first_imgMOST READ NEXT BLOCK ASIA 2.0 introduces GURUS AWARDS to recognize and reward industry influencers John Lloyd Cruz a dashing guest at Vhong Navarro’s wedding “We’re still adjusting to each other, hopefully by the second game we can play a lot better,” said Madayag. Trending Articles PLAY LIST 00:50Trending Articles00:59Sports venues to be ready in time for SEA Games00:50Trending Articles01:29Police teams find crossbows, bows in HK university01:35Panelo suggests discounted SEA Games tickets for students02:49Robredo: True leaders perform well despite having ‘uninspiring’ boss02:42PH underwater hockey team aims to make waves in SEA Games01:44Philippines marks anniversary of massacre with calls for justice01:19Fire erupts in Barangay Tatalon in Quezon City LATEST STORIES Globe Business launches leading cloud-enabled and hardware-agnostic conferencing platform in PH Fillling up the positions are a bunch of rookies and former Team B members in Bettina Abella, Sydney Eleazar, Candice Gequillana, Jenelle Lo, Vanessa Baguiwet, Annarie Basa, and Dani Ravena.“We’re still gelling as a team,” said Madayag who had four points against the Lady Tamaraws. “We still fought, it’s just that we couldn’t get away from all the errors because we really had a lot of errors earlier.”Ateneo committed 40 errors in the match, and even FEU’s last point were off a Lady Eagle miscue when Kat Tolentino sent the ball beyond the Lady Tamaraws’ baseline.And it wasn’t just the errors that plagued Ateneo, the Lady Eagles also allowed FEU to score 20 service aces, with the last three proving to be crucial for the Lady Tamaraws.With the score tied at 9, Toni Rose Basas found the sweet spot in Ateneo’s defense three straight times while positioned at the service zone that put FEU up 12-9.ADVERTISEMENT View comments AFP official booed out of forum SMB’s Fajardo expects tougher games ahead after squeaker over Magnolia “It’s better to lose at first than when you just keep on winning and then suddenly you lose one,” said Madayag in Filipino Sunday at Mall of Asia Arena.“This was a learning experience for us because we knew what we still have to improve on and work on after this loss.”FEATURED STORIESSPORTSWATCH: Drones light up sky in final leg of SEA Games torch runSPORTSLillard, Anthony lead Blazers over ThunderSPORTSMalditas save PH from shutoutAnd the area of improvement Madayag was pointing to was their chemistry on the floor.Almost half of the team’s roster is new with Jia Morado, Kim Gequillana, Mich Morente, Gizelle Tan, Jamie Lavitoria, and Ana Gopico having left the Lady Eagles’ roost. FILE — Maddie Madayag. Photo by Tristan Tamayo/INQUIRER.netAteneo had a disappointing start to its campaign in the UAAP Season 80 women’s volleyball tournament after losing to Far Eastern University in five sets, 19-25, 25-21, 18-25, 25-20, 15-9.Team captain Maddie Madayag, however, knows the loss will ultimately help them in the long run.ADVERTISEMENT Slow and steady hope for near-extinct Bangladesh tortoises 2 ‘newbie’ drug pushers fall in Lucena sting Brace for potentially devastating typhoon approaching PH – NDRRMC Typhoon Kammuri accelerates, gains strength en route to PH Don’t miss out on the latest news and information. Read Nextlast_img read more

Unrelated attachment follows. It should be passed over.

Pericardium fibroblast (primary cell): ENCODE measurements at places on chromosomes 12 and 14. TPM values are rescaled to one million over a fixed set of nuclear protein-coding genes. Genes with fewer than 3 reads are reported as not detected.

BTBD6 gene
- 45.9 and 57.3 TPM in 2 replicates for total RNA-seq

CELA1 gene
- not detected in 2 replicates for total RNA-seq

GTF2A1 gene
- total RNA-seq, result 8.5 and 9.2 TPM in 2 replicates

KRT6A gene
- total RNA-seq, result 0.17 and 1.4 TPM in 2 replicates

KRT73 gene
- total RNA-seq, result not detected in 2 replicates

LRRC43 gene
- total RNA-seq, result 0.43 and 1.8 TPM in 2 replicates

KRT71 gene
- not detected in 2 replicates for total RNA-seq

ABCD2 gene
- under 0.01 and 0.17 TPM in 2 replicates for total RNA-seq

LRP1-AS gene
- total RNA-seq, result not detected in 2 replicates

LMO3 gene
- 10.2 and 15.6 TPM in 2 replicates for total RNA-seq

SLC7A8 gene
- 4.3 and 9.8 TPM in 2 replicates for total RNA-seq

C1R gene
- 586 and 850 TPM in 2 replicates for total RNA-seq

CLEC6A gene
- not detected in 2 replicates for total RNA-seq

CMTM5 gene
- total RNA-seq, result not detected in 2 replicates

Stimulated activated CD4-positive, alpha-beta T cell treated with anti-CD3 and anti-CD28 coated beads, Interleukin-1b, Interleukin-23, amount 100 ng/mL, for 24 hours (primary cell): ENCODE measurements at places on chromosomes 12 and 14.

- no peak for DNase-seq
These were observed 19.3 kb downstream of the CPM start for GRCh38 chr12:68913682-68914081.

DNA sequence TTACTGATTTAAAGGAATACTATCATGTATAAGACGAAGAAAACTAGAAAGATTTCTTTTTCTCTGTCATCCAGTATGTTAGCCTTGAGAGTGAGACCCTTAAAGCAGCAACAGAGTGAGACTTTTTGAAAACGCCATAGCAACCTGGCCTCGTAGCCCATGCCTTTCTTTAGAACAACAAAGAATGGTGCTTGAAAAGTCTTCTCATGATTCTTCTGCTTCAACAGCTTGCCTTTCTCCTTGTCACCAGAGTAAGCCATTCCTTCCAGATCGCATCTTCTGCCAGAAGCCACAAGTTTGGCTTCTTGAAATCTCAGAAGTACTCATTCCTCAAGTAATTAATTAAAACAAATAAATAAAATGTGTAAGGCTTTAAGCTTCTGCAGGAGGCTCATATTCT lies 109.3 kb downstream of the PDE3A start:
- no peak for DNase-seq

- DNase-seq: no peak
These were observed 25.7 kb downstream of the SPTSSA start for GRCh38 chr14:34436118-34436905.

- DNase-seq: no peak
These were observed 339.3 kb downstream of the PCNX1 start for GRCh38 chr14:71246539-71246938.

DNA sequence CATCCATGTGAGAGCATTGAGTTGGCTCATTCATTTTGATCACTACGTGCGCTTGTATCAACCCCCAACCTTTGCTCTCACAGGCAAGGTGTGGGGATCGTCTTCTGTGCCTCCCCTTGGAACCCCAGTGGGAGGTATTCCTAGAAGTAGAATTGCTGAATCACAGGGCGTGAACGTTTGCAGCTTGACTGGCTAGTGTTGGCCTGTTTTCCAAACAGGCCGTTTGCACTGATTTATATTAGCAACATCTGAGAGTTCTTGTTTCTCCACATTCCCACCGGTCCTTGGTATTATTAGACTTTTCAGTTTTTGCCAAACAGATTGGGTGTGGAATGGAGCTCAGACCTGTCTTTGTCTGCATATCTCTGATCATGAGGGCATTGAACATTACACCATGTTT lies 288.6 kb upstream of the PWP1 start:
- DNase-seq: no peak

first_imgThe rotator cuff is a group of muscles and tendons that form a cuff over the shoulder. These muscles and tendons hold the arm in its “ball and socket” joint and are involved in essentially all shoulder motions.Review Date:7/6/2011Reviewed By:C. Benjamin Ma, MD, Assistant Professor, Chief, Sports Medicine and Shoulder Service, UCSF Department of Orthopaedic Surgery. Also reviewed by David Zieve, MD, MHA, Medical Director, A.D.A.M. Health Solutions, Ebix, Inc.last_img